Enter the classic singles with Pharrell: “Beautiful” (2003) and “Drop It Like It’s Hot” (2004). A long-promised 213 album with Nate Dogg and Warren G. As for collaborations, you’d be better served wondering who Snoop hasn’t worked with. On the silver screen, he delivered memorable performances in “Baby Boy’ and “Training Day.” Of course, not everything worked out. After eight episodes, his”Doggy Fizzle Telefizzle” show on MTV, uh, fizzled. In retrospect, his forays into porn (2001’s Snoop Doggy’s “Doggystyle,” distributed by Hustler) and an even-more shocking and short-lived decision to quit weed were perhaps ill advised.
|Says Snoop: “Everybody lost in the East Coast-West Coast situation because both Biggie and 2Pac died. There was no winner.”
Alex J. Berliner/BEI/REX/Shutter
But throughout this unprecedented run, Snoop displayed a creative fearlessness that belies conventional logic. When he released 2007’s “Sensual Seduction,” the retro-erotic ballad, it ostensibly seemed that his synapses had short-circuited. In reality, it became a classic first-wave auto-tune anthem that cracked the Billboard Top 10. During the late years of the last decade, his touring band offered crucial early opportunities to current jazz visionaries, Kamasi Washington and Thundercat.
While some critics maligned his Snoop Lion album, it’s actually little different than deified French crooner Serge Gainsbourg sojourning to Jamaica to create his own reggae lilt in the late 70s. And in 2013, Snoop teamed with Dam-Funk for “7 Days of Funk,” which found him assuming his final form as cold-blooded funk pharaoh.
“Snoop is a true music historian,” Dam-Funk says. “From Blue Magic to Willie Nelson to Kashif to Garry Numan, he loves and knows it all. He’s really a post-funk artist who kept the music alive when labels stopped signing funk musicians. He’s a genius who doesn’t often get credited as one — one who stayed relevant through each era and stayed true to the fabric of West Coast music and style.”
If the route to mainstream American acceptance usually involves rappers eventually morphing into safe family-friendly artists, Snoop refused to saw off his gangsta rap roots. He’s been a vocal critic of President Trump, even shooting a clown dressed as him in a 2017 video. Earlier this year, he called Kanye West an “Uncle Tom” for supporting the chief executive.
“I speak when I need to. When the voiceless don’t have a platform to speak, I feel like that’s my time,” Snoop says. “I don’t be speaking just to be speaking, something has to drive me to speak. So it has to be something that I’m passionate about…something I need to say right now for the people sitting at home… I know y’all wanna’ say it but you can’t…so here, take it.”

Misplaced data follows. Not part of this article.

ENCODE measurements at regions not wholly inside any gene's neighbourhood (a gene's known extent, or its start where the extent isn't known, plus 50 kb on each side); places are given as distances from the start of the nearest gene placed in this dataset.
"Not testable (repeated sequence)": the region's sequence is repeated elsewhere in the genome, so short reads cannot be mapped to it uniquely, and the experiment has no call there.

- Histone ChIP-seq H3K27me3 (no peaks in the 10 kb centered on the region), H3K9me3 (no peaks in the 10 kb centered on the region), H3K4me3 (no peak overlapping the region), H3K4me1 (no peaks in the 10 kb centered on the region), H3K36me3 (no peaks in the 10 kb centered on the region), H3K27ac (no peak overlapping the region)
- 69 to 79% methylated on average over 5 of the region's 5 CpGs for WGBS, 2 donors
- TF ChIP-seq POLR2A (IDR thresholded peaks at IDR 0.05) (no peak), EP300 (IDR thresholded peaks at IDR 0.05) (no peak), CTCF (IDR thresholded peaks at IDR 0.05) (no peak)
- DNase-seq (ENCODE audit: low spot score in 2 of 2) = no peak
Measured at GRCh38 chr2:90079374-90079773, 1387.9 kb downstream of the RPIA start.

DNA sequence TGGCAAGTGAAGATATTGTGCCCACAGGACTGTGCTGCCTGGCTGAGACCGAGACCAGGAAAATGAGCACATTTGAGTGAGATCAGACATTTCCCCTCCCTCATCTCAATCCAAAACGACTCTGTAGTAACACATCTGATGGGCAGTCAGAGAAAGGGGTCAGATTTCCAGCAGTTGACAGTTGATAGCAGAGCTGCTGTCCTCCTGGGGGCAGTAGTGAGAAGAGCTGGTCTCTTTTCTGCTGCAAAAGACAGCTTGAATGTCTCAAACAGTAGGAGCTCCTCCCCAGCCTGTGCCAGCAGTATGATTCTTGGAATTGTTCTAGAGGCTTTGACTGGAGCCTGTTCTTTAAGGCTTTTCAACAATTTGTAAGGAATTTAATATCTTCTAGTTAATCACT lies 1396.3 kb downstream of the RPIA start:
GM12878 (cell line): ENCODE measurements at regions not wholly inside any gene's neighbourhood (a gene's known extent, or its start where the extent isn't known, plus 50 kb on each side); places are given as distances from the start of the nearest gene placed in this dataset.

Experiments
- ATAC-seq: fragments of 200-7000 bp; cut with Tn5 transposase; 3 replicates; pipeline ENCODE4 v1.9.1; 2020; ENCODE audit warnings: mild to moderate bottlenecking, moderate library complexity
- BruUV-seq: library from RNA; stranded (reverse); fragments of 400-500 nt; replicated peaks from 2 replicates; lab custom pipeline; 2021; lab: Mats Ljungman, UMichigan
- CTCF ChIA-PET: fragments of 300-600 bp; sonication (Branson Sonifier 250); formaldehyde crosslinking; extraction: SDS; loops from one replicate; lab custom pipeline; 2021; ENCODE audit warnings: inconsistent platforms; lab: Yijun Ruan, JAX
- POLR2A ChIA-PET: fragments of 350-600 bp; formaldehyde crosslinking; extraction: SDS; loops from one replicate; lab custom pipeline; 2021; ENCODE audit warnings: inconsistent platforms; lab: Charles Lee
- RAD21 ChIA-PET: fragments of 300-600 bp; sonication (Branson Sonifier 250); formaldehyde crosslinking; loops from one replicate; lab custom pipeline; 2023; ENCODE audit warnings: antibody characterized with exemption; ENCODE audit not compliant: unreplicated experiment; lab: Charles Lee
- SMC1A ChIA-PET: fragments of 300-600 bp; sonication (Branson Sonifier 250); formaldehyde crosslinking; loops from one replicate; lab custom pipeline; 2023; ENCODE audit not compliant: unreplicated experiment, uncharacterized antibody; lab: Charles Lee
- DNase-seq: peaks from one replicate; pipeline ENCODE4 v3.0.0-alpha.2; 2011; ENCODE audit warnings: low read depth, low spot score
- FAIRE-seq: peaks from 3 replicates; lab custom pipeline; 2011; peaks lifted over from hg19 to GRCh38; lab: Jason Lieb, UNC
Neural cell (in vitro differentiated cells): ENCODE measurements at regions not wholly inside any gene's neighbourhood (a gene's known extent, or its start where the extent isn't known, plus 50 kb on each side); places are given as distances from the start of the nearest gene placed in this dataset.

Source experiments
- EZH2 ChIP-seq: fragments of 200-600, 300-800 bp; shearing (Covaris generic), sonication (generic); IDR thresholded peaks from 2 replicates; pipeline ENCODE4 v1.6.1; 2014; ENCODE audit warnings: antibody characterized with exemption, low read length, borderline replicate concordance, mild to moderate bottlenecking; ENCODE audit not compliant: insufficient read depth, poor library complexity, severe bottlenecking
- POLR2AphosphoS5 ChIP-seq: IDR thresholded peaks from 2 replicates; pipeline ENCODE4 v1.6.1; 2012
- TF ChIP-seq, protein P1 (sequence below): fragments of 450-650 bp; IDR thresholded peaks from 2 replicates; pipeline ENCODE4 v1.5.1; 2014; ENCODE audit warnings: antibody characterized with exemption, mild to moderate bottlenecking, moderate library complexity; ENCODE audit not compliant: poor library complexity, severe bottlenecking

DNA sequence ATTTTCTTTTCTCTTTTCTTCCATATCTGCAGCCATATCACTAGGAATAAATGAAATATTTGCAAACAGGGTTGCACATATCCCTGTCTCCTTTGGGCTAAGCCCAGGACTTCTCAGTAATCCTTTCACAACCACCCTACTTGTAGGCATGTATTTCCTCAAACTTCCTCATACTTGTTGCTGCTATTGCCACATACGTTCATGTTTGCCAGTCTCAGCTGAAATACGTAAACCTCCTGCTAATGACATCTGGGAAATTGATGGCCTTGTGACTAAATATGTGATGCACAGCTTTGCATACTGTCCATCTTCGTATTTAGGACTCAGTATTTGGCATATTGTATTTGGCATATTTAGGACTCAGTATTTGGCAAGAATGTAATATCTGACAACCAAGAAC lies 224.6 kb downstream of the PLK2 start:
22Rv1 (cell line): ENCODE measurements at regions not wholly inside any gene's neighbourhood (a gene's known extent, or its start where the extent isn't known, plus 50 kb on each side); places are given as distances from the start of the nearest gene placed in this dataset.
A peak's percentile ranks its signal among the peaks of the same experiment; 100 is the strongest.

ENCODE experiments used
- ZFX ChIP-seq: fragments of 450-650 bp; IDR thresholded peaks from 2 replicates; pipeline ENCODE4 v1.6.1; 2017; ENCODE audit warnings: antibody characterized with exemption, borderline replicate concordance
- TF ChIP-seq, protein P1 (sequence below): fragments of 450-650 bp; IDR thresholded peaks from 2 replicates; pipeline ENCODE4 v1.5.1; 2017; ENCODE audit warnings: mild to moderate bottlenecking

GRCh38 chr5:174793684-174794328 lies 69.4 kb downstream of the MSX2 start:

“Snoop is a true music historian. From Blue Magic to Willie Nelson to Kashif to Gary Numan, he loves and knows it all.”
His early controversies might have once scared away business partnerships, but as the generation that Snoop irrevocably shaped, continues to get into positions of power, his financial clout has only grown. With his longtime business partner and manager Ted Chung, Snoop created Casa Verde Capital, a venture stage investment firm that has raised $50 million to fund companies in the greater cannabis sphere. Most prominently, the company helped finance Eaze, the so-called “Uber of Weed” and Tiger Global, a company that tracks and traces cannabis plants across supply chains. There’s also the Casa Verde-owned, Merry Jane, a website, production company, and creative agency. Not to ignore LBS (Leased by Snoop), a booming marijuana products company that sells everything from flower to extracts to CBD oil.
“Snoop knows what’s happening a few steps before it manifests,” Chung explains his partner’s entrepreneurial acumen. “He’s a captain of culture, who is just enough ahead of the curve that by the time things come to fruition, there’s always a lot of success.”
Back in Inglewood, Snoop once again sparks up the half-smoked blunt. This is seemingly the cue that time is running short. The conversation naturally slants towards the bigger picture, the wisdom accrued over nearly a half century of earth, much of that time spent as one of the famous humans to inhale and exhale.
“You only die once, so you should live every day,” Snoop intones like a comic Buddha. “Rule No. 2, master your self –master being great at you, because once you understand the mechanisms of you, you control you at all times. That way, you’ll never be out of control.”
He stands up; towering like a telephone pole, forever slim with the tilted brim. In a world of chaos, he remains forever unchangeable — the comforting, avuncular legend. With a giant drag of the blunt, he glides out of the room, quickly disappearing into another darkly lit studio, to thankfully keep being Snoop Dogg eternally.